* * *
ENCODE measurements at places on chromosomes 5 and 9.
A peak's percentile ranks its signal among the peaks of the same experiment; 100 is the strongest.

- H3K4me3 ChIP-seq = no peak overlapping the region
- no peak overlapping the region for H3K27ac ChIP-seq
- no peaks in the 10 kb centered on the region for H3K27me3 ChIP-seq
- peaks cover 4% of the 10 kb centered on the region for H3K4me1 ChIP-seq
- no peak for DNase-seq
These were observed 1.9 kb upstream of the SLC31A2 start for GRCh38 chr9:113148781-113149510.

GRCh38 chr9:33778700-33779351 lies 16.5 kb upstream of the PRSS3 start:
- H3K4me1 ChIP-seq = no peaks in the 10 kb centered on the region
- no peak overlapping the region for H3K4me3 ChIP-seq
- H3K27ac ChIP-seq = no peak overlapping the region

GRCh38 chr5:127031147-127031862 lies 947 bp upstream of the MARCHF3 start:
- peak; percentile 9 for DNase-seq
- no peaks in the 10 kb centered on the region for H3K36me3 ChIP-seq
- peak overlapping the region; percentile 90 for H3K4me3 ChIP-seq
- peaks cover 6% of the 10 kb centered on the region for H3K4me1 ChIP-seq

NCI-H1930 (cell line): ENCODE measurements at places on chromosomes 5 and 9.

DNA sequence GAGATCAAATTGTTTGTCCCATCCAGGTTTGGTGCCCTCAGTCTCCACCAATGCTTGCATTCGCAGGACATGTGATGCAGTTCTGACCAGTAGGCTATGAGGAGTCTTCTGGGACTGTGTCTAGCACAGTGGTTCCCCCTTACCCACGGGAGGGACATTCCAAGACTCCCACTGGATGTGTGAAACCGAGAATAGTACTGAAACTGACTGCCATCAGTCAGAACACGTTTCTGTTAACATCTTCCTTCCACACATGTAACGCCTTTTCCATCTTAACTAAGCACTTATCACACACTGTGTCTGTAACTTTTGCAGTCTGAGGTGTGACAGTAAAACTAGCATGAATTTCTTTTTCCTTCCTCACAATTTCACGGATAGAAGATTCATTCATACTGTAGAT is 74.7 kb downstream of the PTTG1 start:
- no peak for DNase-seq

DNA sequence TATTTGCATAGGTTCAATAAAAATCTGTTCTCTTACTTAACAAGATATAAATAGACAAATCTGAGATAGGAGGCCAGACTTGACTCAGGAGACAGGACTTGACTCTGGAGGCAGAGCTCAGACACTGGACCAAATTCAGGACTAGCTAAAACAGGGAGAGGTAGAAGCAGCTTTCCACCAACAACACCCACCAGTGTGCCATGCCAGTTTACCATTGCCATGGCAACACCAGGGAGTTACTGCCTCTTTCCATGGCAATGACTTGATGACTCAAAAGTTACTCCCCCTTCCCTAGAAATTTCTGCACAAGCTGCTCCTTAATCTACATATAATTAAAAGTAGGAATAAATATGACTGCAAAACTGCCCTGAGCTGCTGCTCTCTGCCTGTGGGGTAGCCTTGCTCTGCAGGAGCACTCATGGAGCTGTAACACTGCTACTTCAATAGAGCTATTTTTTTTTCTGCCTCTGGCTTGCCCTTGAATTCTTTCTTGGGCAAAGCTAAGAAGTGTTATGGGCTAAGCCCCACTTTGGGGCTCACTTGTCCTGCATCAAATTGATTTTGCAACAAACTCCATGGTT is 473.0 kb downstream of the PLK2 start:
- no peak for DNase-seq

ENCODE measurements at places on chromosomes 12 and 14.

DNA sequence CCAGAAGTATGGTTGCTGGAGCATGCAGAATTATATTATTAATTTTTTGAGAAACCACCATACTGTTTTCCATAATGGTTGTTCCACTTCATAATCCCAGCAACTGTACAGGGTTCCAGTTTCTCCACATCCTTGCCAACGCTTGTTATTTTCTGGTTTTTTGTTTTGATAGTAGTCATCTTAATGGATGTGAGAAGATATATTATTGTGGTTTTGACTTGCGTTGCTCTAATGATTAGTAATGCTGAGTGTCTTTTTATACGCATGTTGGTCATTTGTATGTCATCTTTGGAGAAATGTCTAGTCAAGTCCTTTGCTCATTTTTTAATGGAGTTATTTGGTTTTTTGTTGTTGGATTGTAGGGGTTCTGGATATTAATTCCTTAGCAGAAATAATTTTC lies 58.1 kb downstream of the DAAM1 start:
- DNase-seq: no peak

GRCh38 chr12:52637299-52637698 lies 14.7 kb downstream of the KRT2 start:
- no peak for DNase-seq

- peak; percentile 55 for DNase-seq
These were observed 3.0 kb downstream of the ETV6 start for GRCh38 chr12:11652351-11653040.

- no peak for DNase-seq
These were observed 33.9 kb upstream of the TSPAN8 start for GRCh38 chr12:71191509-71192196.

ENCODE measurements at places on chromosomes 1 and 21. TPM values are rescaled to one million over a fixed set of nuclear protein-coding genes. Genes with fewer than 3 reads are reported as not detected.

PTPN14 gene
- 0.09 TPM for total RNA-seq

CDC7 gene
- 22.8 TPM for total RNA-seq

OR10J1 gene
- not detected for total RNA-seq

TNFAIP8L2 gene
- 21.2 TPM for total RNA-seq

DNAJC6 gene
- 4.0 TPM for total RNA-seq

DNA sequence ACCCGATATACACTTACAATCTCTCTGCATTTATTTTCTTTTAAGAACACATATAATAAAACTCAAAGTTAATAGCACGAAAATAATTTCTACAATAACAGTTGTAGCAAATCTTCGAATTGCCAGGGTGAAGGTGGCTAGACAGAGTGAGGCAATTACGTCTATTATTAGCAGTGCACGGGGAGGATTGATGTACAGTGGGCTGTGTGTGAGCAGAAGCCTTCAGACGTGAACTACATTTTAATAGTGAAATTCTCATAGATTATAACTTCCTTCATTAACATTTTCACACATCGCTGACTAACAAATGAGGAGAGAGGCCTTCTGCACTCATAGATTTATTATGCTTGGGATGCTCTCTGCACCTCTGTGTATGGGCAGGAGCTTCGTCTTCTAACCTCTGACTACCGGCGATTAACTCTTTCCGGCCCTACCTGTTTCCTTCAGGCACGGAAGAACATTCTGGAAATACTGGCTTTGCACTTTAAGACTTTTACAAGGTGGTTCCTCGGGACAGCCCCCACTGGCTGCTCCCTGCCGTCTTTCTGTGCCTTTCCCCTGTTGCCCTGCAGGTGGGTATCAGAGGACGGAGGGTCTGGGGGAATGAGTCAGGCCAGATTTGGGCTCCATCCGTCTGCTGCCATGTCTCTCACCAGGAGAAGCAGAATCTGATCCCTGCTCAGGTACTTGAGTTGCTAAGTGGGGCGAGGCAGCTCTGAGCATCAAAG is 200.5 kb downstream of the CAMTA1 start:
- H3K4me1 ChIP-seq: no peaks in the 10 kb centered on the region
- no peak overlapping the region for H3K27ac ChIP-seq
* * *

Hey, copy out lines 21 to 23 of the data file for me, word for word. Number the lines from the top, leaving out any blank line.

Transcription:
DNA sequence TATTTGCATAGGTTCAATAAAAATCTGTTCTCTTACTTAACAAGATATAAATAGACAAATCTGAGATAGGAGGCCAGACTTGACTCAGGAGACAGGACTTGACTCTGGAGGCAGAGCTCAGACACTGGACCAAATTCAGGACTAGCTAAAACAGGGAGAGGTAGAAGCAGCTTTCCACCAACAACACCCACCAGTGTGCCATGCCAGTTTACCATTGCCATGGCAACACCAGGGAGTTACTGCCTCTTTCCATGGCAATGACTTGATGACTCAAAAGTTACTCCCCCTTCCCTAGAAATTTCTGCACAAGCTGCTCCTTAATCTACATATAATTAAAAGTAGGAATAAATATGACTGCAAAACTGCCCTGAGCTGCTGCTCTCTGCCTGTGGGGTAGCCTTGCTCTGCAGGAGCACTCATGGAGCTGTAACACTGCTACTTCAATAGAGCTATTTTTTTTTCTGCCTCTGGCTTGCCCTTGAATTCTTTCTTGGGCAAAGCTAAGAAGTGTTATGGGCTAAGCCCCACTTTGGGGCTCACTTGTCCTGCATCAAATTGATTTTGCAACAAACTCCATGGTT is 473.0 kb downstream of the PLK2 start:
- no peak for DNase-seq

ENCODE measurements at places on chromosomes 12 and 14.